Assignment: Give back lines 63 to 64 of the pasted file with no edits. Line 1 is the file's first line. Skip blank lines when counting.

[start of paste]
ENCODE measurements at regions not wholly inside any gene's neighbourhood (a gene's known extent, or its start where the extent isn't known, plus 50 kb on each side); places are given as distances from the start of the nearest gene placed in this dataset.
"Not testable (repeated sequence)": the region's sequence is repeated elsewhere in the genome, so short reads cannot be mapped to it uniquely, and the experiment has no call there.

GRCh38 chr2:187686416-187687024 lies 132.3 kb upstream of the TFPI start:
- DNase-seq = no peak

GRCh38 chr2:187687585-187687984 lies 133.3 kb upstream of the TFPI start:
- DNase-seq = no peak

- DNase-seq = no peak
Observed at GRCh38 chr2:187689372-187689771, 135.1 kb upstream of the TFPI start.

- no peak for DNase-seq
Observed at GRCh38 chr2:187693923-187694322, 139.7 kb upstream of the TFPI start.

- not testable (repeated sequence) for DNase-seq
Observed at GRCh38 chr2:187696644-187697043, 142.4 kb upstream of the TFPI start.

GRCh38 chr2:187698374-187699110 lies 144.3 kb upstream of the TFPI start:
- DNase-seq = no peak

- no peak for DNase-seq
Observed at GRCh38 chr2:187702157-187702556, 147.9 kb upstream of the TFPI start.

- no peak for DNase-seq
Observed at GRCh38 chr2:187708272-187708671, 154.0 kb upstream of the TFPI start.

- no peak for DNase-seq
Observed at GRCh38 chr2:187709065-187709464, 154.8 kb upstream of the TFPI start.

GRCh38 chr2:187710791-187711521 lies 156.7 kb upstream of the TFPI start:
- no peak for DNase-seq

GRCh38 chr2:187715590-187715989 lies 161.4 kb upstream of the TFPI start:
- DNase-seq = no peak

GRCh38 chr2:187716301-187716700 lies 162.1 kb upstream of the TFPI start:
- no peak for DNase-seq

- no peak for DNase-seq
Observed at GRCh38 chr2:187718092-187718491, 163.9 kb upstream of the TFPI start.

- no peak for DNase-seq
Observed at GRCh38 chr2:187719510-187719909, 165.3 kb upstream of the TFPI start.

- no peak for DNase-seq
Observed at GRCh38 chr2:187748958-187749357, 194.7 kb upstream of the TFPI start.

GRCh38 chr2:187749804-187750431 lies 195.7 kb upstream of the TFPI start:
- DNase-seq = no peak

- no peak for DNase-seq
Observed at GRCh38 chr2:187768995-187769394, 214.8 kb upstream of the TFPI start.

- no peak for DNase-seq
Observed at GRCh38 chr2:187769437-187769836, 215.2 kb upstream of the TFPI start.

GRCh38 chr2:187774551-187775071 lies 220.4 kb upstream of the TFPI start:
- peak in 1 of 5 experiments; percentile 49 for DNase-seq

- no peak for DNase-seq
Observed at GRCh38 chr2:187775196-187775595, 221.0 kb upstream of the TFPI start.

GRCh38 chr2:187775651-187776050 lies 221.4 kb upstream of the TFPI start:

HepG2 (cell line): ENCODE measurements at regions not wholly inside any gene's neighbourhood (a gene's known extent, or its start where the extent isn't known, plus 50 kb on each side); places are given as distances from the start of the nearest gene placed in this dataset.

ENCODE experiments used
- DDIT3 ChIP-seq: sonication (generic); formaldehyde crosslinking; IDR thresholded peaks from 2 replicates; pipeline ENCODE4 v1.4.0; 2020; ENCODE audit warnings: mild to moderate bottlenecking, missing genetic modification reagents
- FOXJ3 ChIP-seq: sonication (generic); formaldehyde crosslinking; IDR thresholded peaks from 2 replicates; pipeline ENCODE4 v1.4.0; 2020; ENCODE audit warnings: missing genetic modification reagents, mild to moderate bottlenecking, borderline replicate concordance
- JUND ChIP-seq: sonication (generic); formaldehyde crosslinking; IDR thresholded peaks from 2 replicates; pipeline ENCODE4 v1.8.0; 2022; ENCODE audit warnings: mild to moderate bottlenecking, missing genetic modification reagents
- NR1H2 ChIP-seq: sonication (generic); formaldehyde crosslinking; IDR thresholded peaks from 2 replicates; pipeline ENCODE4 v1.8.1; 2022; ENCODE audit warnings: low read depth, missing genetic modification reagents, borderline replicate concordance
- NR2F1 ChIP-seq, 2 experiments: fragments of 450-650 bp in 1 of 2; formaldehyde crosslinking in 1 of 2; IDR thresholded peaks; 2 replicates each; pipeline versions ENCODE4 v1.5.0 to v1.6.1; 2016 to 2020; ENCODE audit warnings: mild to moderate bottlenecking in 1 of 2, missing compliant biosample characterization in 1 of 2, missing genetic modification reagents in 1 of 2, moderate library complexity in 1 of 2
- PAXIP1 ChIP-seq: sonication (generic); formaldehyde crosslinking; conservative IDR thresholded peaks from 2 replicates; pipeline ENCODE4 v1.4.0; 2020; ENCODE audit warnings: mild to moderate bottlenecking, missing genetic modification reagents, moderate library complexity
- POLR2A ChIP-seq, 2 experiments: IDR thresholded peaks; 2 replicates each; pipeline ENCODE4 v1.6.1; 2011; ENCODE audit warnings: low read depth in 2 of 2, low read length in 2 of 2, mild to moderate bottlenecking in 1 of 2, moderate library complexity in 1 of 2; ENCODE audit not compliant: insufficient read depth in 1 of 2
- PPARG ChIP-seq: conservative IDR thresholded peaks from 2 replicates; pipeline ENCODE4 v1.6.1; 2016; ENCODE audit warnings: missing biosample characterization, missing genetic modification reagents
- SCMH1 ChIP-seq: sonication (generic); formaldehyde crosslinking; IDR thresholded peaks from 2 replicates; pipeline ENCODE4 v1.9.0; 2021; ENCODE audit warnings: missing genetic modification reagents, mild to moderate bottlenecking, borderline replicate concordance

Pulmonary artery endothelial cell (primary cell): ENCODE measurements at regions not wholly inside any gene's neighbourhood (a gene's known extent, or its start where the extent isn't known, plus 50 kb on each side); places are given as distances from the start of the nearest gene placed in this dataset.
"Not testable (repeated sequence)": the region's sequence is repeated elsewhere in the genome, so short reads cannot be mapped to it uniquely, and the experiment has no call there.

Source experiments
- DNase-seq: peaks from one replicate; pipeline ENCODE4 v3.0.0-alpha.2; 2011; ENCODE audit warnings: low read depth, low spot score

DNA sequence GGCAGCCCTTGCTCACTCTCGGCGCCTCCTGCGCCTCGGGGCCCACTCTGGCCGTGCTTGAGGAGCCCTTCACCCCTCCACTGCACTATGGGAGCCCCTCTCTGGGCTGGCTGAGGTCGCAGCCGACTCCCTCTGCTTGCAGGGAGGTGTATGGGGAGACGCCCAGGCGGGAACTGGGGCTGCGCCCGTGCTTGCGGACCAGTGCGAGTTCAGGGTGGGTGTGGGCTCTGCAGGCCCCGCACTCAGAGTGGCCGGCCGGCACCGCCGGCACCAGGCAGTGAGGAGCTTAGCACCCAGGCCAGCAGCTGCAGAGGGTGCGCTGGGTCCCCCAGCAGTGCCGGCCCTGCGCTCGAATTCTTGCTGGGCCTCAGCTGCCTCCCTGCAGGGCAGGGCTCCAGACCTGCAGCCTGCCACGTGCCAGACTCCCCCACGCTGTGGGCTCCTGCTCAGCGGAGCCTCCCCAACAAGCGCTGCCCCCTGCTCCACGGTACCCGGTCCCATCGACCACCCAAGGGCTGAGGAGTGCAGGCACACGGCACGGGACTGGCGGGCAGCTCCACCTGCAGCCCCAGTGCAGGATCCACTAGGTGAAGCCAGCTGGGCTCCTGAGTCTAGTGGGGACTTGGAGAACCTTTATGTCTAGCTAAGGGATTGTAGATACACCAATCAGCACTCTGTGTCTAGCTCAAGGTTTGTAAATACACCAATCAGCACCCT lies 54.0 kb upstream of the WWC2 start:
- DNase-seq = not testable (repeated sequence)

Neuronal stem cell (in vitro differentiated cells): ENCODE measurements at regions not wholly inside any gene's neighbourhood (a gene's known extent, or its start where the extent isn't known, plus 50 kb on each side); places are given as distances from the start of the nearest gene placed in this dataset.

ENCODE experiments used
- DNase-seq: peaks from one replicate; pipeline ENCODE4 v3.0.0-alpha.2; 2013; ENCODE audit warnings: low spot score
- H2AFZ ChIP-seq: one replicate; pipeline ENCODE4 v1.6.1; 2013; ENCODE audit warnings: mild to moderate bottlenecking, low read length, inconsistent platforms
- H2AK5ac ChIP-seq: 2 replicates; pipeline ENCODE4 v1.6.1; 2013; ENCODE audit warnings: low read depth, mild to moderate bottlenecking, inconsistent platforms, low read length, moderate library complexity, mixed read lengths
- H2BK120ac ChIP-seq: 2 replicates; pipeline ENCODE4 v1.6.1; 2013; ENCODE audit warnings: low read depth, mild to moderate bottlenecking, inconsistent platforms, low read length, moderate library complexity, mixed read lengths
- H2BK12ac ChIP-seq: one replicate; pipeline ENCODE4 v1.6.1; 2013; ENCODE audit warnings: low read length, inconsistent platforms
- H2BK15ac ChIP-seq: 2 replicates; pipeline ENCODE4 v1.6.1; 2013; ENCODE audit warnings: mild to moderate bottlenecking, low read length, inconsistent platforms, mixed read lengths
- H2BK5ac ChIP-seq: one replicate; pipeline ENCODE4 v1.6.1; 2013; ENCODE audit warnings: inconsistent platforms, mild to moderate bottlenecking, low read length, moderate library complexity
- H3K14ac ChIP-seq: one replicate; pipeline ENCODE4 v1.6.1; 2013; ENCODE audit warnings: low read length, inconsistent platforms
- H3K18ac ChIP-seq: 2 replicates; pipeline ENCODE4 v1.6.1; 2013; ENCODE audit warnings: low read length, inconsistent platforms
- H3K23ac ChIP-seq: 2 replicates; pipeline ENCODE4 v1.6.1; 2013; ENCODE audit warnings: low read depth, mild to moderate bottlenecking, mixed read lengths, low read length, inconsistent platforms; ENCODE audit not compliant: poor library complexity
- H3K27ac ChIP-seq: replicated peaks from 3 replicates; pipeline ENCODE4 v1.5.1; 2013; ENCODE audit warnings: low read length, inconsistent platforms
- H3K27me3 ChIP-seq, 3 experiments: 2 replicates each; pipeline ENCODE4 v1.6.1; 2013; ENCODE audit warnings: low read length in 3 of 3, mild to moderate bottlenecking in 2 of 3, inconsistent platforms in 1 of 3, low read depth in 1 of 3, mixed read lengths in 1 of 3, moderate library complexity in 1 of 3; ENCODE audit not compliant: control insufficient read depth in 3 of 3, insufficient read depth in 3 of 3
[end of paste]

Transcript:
- DNase-seq: peaks from one replicate; pipeline ENCODE4 v3.0.0-alpha.2; 2013; ENCODE audit warnings: low spot score
- H2AFZ ChIP-seq: one replicate; pipeline ENCODE4 v1.6.1; 2013; ENCODE audit warnings: mild to moderate bottlenecking, low read length, inconsistent platforms